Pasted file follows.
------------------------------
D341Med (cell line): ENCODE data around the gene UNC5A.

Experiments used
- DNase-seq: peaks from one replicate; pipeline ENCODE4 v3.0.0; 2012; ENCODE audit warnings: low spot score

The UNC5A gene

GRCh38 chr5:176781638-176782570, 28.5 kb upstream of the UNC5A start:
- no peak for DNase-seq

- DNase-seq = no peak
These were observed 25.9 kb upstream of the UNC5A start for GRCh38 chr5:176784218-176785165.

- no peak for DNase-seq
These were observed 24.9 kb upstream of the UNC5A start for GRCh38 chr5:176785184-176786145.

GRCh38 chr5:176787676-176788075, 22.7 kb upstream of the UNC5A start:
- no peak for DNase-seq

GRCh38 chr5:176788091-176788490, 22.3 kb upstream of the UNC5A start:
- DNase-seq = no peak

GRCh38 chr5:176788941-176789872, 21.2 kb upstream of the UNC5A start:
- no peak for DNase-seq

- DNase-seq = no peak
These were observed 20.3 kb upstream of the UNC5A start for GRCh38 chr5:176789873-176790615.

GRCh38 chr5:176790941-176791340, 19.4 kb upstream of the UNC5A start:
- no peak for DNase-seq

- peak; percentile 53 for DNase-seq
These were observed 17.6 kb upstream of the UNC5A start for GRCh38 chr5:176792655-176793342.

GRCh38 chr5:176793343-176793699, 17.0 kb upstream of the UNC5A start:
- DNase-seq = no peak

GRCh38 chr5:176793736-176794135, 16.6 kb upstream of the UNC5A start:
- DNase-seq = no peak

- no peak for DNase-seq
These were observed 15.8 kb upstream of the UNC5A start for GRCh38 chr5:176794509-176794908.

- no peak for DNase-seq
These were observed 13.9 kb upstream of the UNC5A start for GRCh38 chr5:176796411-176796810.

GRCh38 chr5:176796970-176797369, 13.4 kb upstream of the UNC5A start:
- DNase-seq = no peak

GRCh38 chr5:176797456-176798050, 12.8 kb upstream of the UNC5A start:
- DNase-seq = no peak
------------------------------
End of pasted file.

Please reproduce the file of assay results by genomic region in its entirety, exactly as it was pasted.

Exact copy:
D341Med (cell line): ENCODE data around the gene UNC5A.

Experiments used
- DNase-seq: peaks from one replicate; pipeline ENCODE4 v3.0.0; 2012; ENCODE audit warnings: low spot score

The UNC5A gene

GRCh38 chr5:176781638-176782570, 28.5 kb upstream of the UNC5A start:
- no peak for DNase-seq

- DNase-seq = no peak
These were observed 25.9 kb upstream of the UNC5A start for GRCh38 chr5:176784218-176785165.

- no peak for DNase-seq
These were observed 24.9 kb upstream of the UNC5A start for GRCh38 chr5:176785184-176786145.

GRCh38 chr5:176787676-176788075, 22.7 kb upstream of the UNC5A start:
- no peak for DNase-seq

GRCh38 chr5:176788091-176788490, 22.3 kb upstream of the UNC5A start:
- DNase-seq = no peak

GRCh38 chr5:176788941-176789872, 21.2 kb upstream of the UNC5A start:
- no peak for DNase-seq

- DNase-seq = no peak
These were observed 20.3 kb upstream of the UNC5A start for GRCh38 chr5:176789873-176790615.

GRCh38 chr5:176790941-176791340, 19.4 kb upstream of the UNC5A start:
- no peak for DNase-seq

- peak; percentile 53 for DNase-seq
These were observed 17.6 kb upstream of the UNC5A start for GRCh38 chr5:176792655-176793342.

GRCh38 chr5:176793343-176793699, 17.0 kb upstream of the UNC5A start:
- DNase-seq = no peak

GRCh38 chr5:176793736-176794135, 16.6 kb upstream of the UNC5A start:
- DNase-seq = no peak

- no peak for DNase-seq
These were observed 15.8 kb upstream of the UNC5A start for GRCh38 chr5:176794509-176794908.

- no peak for DNase-seq
These were observed 13.9 kb upstream of the UNC5A start for GRCh38 chr5:176796411-176796810.

GRCh38 chr5:176796970-176797369, 13.4 kb upstream of the UNC5A start:
- DNase-seq = no peak

GRCh38 chr5:176797456-176798050, 12.8 kb upstream of the UNC5A start:
- DNase-seq = no peak